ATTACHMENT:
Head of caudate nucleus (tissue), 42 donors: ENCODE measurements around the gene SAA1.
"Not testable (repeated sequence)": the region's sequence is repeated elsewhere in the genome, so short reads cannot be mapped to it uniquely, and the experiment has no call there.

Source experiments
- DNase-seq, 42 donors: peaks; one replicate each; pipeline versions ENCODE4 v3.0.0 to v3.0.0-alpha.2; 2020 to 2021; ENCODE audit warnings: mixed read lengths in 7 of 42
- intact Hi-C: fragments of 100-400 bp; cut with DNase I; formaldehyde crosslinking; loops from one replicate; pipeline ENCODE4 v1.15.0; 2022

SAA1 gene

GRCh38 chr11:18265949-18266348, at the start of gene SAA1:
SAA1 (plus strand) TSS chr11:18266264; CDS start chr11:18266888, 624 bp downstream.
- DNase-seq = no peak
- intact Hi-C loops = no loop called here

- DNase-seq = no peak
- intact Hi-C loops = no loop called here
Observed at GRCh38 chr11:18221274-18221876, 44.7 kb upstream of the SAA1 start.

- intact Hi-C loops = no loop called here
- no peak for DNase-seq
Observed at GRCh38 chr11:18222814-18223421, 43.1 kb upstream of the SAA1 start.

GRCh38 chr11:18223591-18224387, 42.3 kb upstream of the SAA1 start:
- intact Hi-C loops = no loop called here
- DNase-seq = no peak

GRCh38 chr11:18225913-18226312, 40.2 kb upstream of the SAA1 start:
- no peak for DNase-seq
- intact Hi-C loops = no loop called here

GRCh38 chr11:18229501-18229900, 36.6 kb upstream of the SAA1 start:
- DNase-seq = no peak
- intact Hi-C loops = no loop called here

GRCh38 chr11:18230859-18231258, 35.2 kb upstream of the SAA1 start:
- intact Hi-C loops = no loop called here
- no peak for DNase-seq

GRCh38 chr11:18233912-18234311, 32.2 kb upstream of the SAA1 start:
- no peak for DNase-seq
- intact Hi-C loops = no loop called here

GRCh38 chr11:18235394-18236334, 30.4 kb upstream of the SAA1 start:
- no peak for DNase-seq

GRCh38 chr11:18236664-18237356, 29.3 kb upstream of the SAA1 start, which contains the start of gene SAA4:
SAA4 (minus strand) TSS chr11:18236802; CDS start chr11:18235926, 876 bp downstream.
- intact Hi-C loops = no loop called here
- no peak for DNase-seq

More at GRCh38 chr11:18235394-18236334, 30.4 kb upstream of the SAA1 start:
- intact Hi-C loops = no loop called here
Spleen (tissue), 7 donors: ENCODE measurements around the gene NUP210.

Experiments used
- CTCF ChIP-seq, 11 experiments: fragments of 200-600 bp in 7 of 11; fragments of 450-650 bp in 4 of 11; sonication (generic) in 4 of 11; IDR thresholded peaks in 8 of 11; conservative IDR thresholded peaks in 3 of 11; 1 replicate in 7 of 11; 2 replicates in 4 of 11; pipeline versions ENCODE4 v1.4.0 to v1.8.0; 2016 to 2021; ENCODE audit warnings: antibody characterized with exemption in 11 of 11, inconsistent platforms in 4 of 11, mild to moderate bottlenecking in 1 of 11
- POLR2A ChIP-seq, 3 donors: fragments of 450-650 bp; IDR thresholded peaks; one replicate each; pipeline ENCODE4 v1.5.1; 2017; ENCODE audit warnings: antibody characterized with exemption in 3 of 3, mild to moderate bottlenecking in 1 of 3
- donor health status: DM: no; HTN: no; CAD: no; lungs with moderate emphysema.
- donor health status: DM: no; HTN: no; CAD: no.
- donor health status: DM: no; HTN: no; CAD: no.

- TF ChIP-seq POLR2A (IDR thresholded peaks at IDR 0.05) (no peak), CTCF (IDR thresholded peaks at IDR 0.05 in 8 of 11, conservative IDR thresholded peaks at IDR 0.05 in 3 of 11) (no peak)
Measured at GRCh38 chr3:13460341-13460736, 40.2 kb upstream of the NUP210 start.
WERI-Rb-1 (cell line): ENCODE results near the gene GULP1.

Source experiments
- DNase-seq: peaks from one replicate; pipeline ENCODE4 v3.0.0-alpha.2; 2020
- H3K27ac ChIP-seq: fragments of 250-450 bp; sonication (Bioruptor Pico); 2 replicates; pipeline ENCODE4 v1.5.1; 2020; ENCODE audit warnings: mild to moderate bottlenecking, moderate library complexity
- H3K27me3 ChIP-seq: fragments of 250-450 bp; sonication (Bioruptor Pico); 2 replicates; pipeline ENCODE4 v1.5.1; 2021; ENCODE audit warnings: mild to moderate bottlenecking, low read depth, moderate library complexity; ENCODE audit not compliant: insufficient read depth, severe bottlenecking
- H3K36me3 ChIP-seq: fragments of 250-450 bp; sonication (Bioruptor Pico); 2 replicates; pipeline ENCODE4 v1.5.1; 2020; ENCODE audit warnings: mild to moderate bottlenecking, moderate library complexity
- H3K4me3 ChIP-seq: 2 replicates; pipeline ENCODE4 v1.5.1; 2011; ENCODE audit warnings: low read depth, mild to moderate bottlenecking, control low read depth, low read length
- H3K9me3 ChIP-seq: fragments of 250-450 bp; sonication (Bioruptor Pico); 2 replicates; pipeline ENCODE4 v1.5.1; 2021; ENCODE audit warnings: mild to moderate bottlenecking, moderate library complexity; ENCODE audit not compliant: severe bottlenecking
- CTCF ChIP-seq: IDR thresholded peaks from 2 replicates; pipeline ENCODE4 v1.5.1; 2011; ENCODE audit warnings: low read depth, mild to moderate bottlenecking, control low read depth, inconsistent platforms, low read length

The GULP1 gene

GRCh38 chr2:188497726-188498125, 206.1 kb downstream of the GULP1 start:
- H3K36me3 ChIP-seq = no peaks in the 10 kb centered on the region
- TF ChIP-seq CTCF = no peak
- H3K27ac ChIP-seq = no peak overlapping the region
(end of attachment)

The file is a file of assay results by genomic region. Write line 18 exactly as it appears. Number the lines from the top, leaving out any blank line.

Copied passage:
- intact Hi-C loops = no loop called here